To what extent do you think fashion is/should be art? I mean even in your styling- I've heard part of the stylist's job is to make people feel good/comfortable but yet the other side is making art, making someone a piece of art

It all comes down to an appreciation. I hate the idea of fashion as frivolous or vain. I will spend a lot of money for a piece because it's an insight into a designer's mind, a part of their brain i can take, wow sounded less morbid in my head. I think that fashion is art, definitely. I think that you can achieve both, it comes down to working with people who are like minded and believe in the overall project. The two definitely come hand in hand.


So what changes do you think need to be made in the industry today? There are interesting motifs of gender neutrality, acceptance of sexuality and a fight racism in the world surrounding fashion, how can fashion hold a more definitive role in this scape?

I think that it's the muted subtlety of fashion in addressing these issues and that is its best asset - infiltrating the masses to slowly question the different boundaries that become less defined. It can be done through a motif of a design, representation within the media etc.



Right, so still being "fashion" while indeed, HAVING an opinion and not just being this vain thing that exists outside of the world's current, pressing issues.

Exactly, and it's not a new thing to artists. It's this challenge of breaking down perceived, defined notions of identity and sexuality subtly and quietly that I find so exciting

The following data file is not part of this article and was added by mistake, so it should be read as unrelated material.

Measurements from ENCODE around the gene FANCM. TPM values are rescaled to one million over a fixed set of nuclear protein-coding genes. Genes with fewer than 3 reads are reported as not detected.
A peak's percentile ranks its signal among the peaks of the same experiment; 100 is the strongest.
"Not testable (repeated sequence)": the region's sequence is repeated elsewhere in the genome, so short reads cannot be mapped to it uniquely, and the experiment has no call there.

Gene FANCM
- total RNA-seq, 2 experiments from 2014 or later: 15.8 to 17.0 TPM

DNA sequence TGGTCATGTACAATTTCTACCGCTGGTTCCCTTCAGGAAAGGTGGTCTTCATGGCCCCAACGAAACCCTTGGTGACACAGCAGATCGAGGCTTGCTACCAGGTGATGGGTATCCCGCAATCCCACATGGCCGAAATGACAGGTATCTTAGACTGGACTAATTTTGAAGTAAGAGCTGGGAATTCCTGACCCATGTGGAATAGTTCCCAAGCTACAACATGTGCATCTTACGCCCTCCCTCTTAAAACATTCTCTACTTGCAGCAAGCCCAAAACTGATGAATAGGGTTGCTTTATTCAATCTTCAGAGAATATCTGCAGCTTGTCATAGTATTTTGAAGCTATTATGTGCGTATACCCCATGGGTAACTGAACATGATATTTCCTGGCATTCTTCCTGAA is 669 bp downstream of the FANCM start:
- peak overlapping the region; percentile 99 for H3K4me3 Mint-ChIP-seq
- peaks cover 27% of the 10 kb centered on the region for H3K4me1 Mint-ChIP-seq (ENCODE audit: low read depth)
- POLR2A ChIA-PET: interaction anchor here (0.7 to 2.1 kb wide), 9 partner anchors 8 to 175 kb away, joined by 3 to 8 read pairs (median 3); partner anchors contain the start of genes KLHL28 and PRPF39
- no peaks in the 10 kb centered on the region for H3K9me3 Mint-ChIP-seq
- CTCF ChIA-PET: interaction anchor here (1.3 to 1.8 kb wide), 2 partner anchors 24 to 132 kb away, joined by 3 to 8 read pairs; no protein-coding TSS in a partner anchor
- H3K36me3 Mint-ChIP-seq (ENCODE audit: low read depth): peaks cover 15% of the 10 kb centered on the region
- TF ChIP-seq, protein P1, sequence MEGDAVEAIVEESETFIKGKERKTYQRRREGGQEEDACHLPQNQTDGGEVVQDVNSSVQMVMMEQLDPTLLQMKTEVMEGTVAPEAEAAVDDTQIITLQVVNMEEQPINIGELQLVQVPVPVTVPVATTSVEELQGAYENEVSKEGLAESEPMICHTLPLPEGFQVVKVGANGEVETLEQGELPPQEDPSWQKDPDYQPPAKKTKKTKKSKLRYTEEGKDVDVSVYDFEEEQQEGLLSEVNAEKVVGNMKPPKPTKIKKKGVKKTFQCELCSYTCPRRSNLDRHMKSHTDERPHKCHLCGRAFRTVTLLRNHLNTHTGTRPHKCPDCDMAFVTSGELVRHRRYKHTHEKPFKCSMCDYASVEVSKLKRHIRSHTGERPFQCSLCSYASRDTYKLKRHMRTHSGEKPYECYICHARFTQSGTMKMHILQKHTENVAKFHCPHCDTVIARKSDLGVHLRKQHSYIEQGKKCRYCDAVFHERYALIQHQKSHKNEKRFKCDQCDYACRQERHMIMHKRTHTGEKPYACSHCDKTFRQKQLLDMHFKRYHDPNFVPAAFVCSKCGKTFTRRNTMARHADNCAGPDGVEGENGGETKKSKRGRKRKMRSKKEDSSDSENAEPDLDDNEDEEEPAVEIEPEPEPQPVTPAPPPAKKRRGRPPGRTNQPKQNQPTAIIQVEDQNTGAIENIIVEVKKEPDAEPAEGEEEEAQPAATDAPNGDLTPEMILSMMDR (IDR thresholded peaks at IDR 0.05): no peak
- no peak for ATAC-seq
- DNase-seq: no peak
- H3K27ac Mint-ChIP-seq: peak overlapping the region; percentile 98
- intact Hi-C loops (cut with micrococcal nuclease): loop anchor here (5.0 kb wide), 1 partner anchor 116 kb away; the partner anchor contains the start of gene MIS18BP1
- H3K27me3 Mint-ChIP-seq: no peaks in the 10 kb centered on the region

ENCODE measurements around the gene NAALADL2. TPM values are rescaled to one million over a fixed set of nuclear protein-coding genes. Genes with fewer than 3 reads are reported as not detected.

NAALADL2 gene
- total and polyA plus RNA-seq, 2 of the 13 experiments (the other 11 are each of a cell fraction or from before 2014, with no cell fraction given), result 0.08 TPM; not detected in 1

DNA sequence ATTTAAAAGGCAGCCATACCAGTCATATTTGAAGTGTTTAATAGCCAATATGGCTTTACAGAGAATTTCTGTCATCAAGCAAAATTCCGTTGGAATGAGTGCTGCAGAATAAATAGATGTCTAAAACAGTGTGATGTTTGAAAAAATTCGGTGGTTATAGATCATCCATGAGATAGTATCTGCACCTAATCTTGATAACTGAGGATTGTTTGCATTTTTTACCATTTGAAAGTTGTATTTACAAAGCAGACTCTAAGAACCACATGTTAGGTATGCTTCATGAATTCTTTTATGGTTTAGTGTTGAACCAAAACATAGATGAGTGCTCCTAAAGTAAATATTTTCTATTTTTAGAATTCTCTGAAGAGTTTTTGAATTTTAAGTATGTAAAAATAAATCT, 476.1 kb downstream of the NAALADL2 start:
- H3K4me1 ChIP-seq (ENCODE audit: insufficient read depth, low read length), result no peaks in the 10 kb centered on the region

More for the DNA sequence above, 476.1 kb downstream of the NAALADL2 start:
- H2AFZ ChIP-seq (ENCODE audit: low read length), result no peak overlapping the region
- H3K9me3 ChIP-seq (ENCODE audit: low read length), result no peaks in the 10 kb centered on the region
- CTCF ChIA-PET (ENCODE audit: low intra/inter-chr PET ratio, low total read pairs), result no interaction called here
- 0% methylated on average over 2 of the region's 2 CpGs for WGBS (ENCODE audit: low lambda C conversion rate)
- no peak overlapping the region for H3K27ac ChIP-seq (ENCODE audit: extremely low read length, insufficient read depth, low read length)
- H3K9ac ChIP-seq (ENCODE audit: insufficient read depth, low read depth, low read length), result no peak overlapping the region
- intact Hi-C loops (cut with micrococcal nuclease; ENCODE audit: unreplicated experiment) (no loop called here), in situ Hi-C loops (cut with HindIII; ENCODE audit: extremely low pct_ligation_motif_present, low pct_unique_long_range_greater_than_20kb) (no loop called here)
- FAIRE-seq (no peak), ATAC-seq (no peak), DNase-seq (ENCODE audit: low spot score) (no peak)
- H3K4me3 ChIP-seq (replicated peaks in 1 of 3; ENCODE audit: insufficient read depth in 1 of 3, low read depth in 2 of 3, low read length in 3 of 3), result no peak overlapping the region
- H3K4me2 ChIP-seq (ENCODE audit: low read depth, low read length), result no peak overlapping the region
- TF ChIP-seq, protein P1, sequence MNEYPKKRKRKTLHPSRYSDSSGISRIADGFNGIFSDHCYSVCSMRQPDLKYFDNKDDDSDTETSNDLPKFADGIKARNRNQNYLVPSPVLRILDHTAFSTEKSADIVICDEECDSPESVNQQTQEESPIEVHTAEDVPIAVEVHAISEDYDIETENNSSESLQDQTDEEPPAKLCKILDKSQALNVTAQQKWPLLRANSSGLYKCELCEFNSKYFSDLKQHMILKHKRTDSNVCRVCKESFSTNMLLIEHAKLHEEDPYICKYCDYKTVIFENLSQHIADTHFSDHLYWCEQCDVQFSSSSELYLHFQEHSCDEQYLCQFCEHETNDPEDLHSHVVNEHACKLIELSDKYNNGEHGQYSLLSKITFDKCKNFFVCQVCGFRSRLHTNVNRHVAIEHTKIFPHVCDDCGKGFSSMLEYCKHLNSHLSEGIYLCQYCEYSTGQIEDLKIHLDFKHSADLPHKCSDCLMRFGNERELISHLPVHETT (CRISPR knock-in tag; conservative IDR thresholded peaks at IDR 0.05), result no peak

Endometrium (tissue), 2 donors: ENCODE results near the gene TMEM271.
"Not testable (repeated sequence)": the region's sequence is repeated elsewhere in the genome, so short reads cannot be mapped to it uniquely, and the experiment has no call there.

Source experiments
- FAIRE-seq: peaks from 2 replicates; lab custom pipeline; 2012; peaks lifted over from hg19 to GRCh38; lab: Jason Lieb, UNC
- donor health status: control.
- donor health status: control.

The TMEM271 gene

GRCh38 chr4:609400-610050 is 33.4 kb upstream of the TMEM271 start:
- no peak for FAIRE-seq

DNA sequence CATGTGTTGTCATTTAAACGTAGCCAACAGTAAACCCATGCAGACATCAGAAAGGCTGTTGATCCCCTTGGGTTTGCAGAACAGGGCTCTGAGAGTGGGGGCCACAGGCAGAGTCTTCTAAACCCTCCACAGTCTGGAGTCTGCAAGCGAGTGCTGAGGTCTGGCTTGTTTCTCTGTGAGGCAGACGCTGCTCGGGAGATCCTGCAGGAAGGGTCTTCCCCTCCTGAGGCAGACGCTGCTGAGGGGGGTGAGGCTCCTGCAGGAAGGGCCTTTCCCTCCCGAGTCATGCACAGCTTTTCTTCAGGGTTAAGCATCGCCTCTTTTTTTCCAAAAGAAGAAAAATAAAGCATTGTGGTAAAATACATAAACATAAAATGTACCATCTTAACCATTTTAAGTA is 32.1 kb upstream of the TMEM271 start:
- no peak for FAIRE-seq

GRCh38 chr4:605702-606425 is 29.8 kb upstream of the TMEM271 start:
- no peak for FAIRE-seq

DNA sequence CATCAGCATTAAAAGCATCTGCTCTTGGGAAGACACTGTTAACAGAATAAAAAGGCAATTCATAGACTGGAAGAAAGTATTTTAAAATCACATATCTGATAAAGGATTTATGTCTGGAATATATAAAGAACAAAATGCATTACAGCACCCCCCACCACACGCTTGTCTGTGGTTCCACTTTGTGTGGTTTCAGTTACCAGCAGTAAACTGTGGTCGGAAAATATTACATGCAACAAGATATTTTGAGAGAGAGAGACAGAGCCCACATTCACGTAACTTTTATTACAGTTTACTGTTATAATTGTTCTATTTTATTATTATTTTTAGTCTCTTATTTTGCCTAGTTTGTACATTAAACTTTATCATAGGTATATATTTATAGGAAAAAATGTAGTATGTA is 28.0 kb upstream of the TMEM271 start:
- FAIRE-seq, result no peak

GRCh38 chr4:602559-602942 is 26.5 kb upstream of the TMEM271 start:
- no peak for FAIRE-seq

Yes, while still appealing to the masses or causing the masses to think at least, why do you think society has such a hard time breaking down the latter notions you mentioned?

I think that fashion is large enough to encompass everyone's perception of “fashion”. I just happen to hold fashion as a form of expression that has the power to shift social norms and mores. I think that society in large likes to be comfortable and to feel safe. Nobody likes being challenged as we all have this ingrained notion of fear within us. Which is why when points of difference or a shift in the social landscape occurs, the general public feels uneasy. When the reality is, all of these safety nets of defined notions of beauty, sexuality etc. never existed.


AMEN- so what are you yourself afraid of?

I don't think I'm scared of anything, I blame my philosophy class focused on existentialism (http://www.allaboutphilosophy.org/existentialism.htm) when I was 15 and Jean Paul Sartre (http://www.iep.utm.edu/sartre-ex/) for this. But, if I'm not scared, then I'm not excited. As bleak as it sounds, like Steve Jobs said, “Death is the greatest gift to humanity, because it makes everything count, it gives everyone a lightness to be and do what they want.” I think that it's liberating to know that you can achieve what your idols have. I want to live forever; in the sense that my work lives on. It's kinda like when they say you only die when someone says your name for the last time, and I just think I want to affect change for a long time after I die.




Definitely. Death is the only thing that is promised. With that being said, what are you hoping to achieve? What do you want people to remember you for? It seems like there's an over saturation of magazines nowadays

I don't think I know exactly what I want to achieve. I just want to be respected by my idols, and I think in doing that I would have created something worthwhile.


Who are these idols you speak of?

People like Nick Knight, figures of influence, Terry Jones and Matthew Williams